Just last week, Mojang announced they had cancelled Minecraft’s Super Duper cross-platform graphics pack, citing too many technical difficulties in getting it all up and running. Well, there’s sort of good news for those of you still yearning for a good-looking version of the blocky sensation, as Nvidia have just announced the Windows 10 edition of the game will be getting official real-time ray tracing support in a free update very soon, and have released a shiny, highly reflective trailer showing it all off. Have a gander below.
Much like the unofficial ray tracing Minecraft fan mod that was released back in May, Nvidia’s official ray tracing update will use a thing called ‘path tracing’ for all its RTX gubbins, which is the same kind of ray tracing they used in Quake II RTX. According to Nvidia, path tracing “unifies all lighting effects (shadows, reflections, etc) into a single ‘pure ray tracing algorithm'”. In other words, everything’s ray traced and there aren’t any traditional lighting techniques or VFX effects used whatsoever.
“Ray tracing sits at the centre of what we think is next for Minecraft,” said Saxs Persson, franchise creative director of Minecraft at Microsoft. “RTX gives the Minecraft world a brand-new feel to it. In normal Minecraft, a block of gold just appears yellow, but with ray tracing turned on, you really get to see the specular highlight, you get to see the reflection, you can even see a mob reflected in it.”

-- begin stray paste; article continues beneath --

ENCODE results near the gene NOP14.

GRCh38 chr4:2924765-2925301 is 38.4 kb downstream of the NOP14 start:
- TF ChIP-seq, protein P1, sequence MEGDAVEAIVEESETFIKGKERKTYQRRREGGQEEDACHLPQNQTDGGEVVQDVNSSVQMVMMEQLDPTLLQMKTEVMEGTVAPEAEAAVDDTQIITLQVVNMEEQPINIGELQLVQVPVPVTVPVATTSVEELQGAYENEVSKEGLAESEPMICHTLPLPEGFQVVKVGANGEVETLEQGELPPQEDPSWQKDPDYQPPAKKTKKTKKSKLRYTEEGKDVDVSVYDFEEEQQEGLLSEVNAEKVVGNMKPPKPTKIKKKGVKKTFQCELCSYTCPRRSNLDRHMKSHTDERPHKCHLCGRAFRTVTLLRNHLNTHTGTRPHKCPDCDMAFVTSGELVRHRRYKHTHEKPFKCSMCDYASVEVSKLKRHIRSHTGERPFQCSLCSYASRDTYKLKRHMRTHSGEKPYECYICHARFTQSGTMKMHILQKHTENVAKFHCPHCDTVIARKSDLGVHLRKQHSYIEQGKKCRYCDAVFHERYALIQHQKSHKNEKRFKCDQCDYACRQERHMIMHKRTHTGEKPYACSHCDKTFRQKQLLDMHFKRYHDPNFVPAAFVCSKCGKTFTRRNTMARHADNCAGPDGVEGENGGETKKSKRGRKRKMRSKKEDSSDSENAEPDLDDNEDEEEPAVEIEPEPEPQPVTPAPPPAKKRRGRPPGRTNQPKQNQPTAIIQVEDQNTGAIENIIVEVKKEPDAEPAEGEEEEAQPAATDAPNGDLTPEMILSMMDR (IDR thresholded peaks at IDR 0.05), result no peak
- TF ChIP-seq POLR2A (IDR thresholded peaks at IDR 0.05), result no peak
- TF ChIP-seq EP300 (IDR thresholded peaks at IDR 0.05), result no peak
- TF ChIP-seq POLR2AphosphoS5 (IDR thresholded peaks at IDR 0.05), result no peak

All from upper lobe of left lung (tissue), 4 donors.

It certainly looks impressive in action – I particularly like the hot glow of the lava and the shining glint of certain ores – but given how demanding Quake II RTX is on the old graphics card front, I do have concerns over how easy Minecraft’s RTX update will be to run. After all, with real-time global illumination lighting, real-time reflections and life-like atmospheric effects all going on at the same time, I reckon you’re going to need a pretty hefty RTX graphics card to handle it all at once. I will, of course, be doing a thorough test of the game’s RTX performance once the update is available, but here’s hoping you’ll still get reasonable ray tracing performance on both lower-end RTX cards and Nvidia’s Turing-based GTX 16-series cards.
The good news, at least, is that the game’s ray tracing support will also be moddable, allowing technically-minded players to add all these effects to their own mods as well as create other ray-tracing-enabled mods in the future.
Minecraft isn’t the only game joining Nvidia’s list of confirmed ray tracing and DLSS games today, though, as they also announced Dying Light 2, Synced: Off Planet and Metro Exodus‘ DLC, The Two Colonels, will be getting ray tracing support, too.